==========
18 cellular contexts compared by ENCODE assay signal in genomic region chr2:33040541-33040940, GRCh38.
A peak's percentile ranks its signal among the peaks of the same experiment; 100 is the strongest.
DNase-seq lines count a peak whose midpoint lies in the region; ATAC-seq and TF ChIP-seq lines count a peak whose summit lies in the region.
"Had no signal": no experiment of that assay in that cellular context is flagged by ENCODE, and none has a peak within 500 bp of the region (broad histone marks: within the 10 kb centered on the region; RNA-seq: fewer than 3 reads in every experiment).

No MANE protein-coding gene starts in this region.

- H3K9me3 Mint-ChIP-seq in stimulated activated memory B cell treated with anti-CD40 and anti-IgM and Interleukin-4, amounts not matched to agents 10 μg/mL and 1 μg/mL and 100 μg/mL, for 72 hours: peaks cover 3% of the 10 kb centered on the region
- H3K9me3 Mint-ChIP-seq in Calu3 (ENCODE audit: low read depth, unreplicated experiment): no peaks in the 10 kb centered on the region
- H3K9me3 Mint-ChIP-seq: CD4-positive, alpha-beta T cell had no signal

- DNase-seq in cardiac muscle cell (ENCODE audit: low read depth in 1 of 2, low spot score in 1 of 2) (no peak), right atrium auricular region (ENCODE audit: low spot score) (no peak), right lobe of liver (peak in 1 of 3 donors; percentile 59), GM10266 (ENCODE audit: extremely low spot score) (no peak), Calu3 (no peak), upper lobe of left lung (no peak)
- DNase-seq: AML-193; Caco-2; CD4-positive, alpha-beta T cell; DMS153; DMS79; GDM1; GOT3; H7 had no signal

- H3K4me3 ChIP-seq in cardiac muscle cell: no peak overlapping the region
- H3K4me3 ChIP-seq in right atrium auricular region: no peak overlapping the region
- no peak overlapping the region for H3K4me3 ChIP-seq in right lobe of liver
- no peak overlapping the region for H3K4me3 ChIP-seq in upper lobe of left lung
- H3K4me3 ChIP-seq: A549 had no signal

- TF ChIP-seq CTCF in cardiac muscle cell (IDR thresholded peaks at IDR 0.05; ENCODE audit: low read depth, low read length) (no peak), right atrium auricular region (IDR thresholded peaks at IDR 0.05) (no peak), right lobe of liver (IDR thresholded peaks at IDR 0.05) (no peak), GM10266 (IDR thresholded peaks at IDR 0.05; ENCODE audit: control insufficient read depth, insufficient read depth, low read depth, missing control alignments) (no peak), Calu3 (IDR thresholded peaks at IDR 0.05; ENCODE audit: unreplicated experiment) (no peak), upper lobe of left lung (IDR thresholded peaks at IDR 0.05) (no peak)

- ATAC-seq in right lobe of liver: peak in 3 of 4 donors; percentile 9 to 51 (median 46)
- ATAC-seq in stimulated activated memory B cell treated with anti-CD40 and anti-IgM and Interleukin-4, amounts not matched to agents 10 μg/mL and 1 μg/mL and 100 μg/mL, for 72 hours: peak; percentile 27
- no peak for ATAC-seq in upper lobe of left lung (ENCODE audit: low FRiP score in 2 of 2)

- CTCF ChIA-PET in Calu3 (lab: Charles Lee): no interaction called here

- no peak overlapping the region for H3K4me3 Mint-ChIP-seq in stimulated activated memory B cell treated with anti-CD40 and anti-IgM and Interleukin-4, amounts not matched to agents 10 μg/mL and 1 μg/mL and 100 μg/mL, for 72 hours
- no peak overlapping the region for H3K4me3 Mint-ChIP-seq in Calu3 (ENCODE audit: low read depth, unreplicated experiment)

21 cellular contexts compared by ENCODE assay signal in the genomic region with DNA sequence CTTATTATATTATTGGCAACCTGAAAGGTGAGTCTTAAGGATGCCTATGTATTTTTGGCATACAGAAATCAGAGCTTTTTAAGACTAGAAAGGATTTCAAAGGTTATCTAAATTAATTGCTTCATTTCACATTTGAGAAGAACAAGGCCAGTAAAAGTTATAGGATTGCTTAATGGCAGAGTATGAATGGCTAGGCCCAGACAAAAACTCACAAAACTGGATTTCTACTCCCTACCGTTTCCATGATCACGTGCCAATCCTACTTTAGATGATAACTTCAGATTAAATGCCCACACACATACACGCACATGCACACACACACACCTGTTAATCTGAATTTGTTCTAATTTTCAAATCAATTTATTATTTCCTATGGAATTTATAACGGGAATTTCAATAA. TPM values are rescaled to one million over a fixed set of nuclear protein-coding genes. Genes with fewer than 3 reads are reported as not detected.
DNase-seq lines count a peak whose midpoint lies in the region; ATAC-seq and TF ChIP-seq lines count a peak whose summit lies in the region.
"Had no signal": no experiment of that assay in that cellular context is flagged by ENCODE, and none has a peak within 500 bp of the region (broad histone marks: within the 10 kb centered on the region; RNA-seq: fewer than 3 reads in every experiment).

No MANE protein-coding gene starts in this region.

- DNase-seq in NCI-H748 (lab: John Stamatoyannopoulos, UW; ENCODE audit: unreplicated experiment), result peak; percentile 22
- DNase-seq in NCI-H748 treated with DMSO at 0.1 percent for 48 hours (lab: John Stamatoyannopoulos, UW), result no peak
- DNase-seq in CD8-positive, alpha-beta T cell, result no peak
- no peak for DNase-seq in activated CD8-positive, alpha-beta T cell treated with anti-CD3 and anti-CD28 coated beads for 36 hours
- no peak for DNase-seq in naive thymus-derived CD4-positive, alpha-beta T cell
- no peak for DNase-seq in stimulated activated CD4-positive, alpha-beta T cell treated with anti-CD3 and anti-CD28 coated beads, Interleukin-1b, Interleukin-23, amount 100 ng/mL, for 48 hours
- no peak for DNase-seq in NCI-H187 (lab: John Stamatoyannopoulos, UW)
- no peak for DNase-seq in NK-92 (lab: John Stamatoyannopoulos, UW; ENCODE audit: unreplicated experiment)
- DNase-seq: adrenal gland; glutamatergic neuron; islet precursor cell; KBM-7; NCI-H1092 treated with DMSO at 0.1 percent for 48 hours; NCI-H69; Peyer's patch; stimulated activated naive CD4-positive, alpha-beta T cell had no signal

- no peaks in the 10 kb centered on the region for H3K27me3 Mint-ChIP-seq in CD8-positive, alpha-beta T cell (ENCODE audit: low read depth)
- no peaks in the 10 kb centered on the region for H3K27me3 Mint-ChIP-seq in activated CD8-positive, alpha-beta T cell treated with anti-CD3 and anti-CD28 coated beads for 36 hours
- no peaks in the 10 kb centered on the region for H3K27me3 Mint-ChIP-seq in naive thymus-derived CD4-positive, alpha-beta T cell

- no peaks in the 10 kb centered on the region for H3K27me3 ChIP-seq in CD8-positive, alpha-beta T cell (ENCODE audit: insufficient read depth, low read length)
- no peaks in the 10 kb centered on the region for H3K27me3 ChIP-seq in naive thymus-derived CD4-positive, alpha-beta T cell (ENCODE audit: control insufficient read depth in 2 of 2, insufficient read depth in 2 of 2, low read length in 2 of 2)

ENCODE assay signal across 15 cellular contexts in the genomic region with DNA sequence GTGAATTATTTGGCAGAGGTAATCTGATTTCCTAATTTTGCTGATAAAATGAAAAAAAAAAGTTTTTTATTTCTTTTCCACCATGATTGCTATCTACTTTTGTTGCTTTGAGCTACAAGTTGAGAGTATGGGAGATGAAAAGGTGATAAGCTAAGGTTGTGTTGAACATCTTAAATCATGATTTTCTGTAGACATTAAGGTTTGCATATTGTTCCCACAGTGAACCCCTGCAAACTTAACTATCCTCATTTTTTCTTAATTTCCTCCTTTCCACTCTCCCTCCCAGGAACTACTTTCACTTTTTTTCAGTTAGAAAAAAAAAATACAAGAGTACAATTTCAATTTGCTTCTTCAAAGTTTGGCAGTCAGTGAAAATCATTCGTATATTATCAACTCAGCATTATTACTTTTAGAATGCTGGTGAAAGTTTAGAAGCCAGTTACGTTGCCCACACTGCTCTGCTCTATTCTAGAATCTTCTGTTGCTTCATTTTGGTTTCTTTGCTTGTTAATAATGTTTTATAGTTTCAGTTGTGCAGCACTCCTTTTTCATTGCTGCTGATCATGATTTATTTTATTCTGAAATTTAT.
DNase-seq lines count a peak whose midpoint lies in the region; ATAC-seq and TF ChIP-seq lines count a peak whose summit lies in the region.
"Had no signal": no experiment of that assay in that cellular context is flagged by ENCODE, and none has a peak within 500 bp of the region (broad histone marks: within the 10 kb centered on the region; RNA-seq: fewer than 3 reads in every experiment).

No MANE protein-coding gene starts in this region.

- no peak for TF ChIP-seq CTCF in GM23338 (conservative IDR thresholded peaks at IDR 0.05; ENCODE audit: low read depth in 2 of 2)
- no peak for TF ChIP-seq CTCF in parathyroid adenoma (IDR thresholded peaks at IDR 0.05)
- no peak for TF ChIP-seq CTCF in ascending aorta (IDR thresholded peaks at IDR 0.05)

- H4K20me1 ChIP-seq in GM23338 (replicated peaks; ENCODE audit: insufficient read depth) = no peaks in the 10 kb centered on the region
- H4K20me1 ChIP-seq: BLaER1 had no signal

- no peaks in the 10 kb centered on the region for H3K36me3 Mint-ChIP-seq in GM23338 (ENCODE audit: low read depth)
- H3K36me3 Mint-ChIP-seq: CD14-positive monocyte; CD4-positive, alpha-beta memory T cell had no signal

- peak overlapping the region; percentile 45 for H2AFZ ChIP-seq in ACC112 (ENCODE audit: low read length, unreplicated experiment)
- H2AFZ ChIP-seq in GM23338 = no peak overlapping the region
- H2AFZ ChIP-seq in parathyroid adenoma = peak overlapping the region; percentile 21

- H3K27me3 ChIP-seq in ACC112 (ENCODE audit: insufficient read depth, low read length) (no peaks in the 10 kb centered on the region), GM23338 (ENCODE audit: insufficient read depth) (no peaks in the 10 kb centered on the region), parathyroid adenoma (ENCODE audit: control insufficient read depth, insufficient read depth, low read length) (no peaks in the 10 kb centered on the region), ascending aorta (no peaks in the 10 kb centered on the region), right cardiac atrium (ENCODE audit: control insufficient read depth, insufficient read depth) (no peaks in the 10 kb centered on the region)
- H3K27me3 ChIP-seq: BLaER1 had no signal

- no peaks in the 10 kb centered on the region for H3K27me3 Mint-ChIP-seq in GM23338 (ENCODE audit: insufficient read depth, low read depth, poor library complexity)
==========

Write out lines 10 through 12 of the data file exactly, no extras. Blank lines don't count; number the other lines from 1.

- DNase-seq: AML-193; Caco-2; CD4-positive, alpha-beta T cell; DMS153; DMS79; GDM1; GOT3; H7 had no signal

- H3K4me3 ChIP-seq in cardiac muscle cell: no peak overlapping the region
- H3K4me3 ChIP-seq in right atrium auricular region: no peak overlapping the region